What we have right now is guerilla warfare with the twist that while most guerillas originate inside the target being attacked, these guerillas start out in other countries. Guerillas are the tactic of choice when a weaker foe decides to take on a stronger target. It is a horrible and bloody way to wage war, but terribly effective. Our response must be the complete surrender of our enemies. Our enemies hide behind lies and deceit, but we know who some of them are and should not hesitate to take them out. I'll name names. Afghanistan and Iraq should right now be forced to surrender and accept our troops in their country until we root out every terrorist we can find and the leaders of both countries should be forced to adopt the same reforms we forced on Germany and Japan when we defeated them--free elections, a free market, and a free press. If either country refuses, it is time to treat them as the foes they are and destroy them. Any other country that refuses to cooperate in our war against these guerillas should face similar treatment--they are allies or enemies, their choice which. That likely means attacking Iran, Egypt, and Saudi Arabia.
Oh yeah, and while we're at it, we should aid other free nations in their fight against the same kind of guerilla warfare. Not all guerillas are bad, mind you. Don't forget that our nation started out of a rebel insurrection and was fought by some of the first guerillas in the modern era. The problem isn't war and we should not fall for the trap of moral equivalence that says that all who fight are evil. What we should be unequivalent about is that we support the fight for freedom (note that support is an indefinite term and means anything from our wishes for success to sending in troops--the level of support is dictated by other considerations). This war is about freedom--the only thing really worth fighting for. We are right to fight. The fight for freedom is vitally important not just to ourselves, but for all others who yearn to be free. I'm not saying that we should intervene wherever freedom is oppressed--you cannot force a people to be free. I am saying that anyone who requests our help against tyranny should find a sympathetic response and all the aid we can give them. And, of course, anyone who threatens our freedom should be recognized as the enemy that they are and forced to surrender or die if we have the power to do so.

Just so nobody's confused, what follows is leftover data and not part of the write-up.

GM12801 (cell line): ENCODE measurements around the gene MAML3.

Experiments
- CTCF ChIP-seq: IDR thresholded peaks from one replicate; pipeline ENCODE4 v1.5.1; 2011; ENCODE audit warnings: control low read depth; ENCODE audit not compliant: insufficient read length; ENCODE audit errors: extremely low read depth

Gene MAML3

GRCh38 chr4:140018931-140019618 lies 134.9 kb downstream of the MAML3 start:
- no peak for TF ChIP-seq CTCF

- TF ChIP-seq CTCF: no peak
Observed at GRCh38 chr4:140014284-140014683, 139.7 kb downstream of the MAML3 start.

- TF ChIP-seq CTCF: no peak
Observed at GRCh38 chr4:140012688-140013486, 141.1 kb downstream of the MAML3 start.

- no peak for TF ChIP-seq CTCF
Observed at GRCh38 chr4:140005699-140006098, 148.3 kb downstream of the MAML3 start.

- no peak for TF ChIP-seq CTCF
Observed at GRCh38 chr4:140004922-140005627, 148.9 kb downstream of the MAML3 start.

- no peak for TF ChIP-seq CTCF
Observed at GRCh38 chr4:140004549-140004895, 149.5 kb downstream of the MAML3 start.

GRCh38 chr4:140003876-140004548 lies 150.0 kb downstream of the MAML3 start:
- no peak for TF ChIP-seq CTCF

A final comment on the dilution of language. War and freedom have both been diluted by our experiences with peace and prosperity. We talk about "freedom from poverty" as if such a thing exists. And we talk about "the war on drugs" as if drugs were an enemy state with a standing army. I hate the watering down of words that have such specific and powerful meanings. War is very serious and while we fight drugs, we hardly have a war--for one thing, we aren't killing people and our military isn't even engaged. And freedom from poverty is only possible if poverty were some kind of tyrant conscripting our youth or stealing our property. People use these words because of the very strength that they are eroding in their casual exploitation. The problem comes at such a time as this when we need those words in all their strength to express our true situation.
Technorati Tags: Terrorism